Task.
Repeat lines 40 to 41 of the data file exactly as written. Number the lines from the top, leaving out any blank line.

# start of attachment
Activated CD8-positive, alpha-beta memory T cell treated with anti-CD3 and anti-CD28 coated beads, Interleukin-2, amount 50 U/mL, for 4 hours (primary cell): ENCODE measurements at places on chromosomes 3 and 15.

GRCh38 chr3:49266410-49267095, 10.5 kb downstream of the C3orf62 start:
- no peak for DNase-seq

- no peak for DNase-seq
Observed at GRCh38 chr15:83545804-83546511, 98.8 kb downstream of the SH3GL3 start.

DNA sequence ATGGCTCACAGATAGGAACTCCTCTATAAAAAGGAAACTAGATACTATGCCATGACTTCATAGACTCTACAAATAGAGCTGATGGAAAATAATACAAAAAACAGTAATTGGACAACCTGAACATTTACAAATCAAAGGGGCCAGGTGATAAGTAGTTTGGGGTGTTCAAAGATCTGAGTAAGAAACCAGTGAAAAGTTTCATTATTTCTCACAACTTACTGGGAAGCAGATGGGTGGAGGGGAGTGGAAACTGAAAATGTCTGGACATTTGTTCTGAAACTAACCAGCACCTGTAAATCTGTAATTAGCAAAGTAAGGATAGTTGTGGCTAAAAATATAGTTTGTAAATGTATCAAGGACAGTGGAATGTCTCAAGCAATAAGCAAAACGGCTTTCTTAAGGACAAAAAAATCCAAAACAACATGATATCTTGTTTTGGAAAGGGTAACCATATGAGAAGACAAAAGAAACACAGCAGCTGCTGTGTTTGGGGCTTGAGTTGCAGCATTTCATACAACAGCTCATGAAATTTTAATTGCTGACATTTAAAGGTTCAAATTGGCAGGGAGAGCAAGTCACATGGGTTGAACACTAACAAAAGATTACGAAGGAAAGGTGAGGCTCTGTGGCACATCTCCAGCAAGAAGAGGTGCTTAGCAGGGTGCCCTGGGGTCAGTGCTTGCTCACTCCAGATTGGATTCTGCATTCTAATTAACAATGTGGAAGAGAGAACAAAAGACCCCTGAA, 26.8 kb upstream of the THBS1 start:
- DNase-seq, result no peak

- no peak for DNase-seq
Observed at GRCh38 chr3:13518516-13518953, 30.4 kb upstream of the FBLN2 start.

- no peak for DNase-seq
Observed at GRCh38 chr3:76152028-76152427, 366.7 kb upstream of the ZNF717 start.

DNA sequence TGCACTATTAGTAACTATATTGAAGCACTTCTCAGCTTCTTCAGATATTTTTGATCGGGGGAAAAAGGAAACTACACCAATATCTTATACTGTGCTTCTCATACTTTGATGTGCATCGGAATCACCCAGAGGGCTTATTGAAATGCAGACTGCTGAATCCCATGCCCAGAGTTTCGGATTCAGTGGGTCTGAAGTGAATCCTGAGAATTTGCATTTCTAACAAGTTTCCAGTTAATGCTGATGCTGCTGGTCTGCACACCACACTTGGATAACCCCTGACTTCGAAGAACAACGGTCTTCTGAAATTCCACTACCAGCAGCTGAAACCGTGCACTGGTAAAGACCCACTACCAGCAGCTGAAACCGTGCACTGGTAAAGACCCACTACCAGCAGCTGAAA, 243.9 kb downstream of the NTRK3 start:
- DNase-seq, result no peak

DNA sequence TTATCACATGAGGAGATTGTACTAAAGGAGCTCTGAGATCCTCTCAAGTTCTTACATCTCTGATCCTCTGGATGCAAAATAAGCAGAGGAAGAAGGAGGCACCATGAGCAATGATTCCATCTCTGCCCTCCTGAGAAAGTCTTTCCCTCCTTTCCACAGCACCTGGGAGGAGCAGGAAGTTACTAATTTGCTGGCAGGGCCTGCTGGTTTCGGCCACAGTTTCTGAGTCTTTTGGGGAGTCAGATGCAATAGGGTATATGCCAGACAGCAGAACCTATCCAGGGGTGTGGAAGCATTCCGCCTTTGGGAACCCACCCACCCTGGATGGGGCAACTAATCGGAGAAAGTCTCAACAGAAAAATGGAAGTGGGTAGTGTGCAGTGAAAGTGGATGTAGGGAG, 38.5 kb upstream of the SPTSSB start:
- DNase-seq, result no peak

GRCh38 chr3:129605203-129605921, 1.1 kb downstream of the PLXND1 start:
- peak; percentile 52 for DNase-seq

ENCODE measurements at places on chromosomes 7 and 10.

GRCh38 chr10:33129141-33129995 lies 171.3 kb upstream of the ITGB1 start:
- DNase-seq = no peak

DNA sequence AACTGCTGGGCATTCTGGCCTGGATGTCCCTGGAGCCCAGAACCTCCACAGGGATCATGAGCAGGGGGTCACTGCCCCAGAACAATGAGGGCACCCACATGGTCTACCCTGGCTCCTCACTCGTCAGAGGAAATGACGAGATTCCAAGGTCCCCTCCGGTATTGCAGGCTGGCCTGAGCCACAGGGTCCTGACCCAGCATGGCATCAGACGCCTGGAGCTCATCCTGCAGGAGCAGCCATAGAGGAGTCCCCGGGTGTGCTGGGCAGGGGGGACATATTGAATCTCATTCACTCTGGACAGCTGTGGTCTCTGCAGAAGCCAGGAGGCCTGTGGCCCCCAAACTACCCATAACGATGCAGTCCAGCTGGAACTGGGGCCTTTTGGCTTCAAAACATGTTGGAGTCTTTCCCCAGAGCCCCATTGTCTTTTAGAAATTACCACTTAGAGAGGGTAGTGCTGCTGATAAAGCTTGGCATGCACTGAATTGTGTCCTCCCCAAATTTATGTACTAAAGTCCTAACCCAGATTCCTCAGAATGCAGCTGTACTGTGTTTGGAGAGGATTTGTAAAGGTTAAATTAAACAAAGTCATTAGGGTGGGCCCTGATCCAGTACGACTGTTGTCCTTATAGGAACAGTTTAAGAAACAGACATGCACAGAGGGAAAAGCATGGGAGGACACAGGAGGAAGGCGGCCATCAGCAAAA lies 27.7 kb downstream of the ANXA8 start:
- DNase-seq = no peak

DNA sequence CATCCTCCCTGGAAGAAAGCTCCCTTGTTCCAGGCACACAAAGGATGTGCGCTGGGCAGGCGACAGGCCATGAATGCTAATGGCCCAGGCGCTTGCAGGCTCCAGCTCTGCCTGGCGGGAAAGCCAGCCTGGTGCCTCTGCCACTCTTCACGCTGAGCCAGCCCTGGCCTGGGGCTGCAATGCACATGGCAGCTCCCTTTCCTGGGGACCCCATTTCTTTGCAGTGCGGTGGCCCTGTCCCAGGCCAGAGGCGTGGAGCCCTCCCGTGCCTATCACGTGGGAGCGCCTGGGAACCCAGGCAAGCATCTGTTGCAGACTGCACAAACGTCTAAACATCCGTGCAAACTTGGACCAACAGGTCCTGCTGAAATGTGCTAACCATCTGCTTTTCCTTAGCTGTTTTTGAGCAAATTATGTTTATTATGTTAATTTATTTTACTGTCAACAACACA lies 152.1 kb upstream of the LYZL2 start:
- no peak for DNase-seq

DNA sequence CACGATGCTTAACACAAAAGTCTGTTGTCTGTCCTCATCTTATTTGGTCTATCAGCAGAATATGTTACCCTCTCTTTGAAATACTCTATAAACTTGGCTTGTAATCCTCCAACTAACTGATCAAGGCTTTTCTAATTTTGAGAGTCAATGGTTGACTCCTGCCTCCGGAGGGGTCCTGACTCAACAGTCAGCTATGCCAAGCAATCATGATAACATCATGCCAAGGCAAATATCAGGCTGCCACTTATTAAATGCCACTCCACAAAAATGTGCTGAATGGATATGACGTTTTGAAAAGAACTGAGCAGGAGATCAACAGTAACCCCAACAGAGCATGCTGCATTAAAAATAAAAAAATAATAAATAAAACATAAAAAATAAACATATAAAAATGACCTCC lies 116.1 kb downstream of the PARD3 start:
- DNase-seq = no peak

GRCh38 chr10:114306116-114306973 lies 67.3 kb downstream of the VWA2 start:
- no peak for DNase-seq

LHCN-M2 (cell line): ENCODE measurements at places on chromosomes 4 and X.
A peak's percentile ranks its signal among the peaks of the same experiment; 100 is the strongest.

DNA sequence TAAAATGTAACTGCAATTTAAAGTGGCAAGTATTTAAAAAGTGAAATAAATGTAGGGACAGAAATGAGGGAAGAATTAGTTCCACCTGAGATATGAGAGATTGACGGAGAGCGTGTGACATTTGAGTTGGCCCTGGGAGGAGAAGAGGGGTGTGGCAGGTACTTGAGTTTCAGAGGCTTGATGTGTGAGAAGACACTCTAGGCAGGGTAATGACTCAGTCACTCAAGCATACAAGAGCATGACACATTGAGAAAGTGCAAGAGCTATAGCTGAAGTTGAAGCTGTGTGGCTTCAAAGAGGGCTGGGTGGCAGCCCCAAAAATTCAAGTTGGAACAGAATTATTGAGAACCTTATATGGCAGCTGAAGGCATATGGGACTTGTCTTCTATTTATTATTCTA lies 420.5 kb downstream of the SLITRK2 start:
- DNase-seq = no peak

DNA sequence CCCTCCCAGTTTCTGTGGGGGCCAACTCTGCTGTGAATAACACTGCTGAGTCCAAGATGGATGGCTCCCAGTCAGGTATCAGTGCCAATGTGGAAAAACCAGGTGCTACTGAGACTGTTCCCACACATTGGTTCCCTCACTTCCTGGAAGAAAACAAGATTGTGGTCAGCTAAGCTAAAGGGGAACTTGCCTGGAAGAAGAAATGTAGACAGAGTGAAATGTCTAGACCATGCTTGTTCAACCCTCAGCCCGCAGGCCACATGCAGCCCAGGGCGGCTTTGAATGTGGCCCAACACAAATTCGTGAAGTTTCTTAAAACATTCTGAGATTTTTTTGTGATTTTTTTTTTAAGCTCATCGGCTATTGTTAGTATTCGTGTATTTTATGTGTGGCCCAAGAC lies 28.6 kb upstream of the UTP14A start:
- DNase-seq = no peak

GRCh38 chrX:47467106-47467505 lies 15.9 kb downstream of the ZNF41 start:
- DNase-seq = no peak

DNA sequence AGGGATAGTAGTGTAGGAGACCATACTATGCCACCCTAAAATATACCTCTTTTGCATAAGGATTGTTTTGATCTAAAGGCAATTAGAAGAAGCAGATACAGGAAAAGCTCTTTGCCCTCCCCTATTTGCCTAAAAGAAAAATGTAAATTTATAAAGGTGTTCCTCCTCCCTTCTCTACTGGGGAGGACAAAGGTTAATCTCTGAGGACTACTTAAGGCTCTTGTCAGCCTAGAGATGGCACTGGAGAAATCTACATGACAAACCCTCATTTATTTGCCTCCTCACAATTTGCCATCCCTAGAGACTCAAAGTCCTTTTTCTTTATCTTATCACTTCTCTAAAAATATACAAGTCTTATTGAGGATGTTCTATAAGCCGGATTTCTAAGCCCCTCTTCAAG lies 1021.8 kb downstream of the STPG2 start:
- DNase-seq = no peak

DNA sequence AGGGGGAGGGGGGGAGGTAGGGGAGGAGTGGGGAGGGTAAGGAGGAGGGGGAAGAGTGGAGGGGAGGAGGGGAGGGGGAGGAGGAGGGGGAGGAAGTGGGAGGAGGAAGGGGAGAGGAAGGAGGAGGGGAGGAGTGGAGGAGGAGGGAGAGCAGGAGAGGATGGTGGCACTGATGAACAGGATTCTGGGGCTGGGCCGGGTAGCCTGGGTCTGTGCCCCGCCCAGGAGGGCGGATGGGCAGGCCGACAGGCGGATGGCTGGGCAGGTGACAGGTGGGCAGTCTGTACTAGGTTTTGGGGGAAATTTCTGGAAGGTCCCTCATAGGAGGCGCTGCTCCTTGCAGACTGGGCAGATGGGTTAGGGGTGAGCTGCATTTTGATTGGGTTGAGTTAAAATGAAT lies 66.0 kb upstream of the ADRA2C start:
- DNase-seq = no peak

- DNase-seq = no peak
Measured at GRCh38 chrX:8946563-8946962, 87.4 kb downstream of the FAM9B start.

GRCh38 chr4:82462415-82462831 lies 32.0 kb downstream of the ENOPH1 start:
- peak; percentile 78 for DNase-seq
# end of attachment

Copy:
- DNase-seq = no peak

- DNase-seq = no peak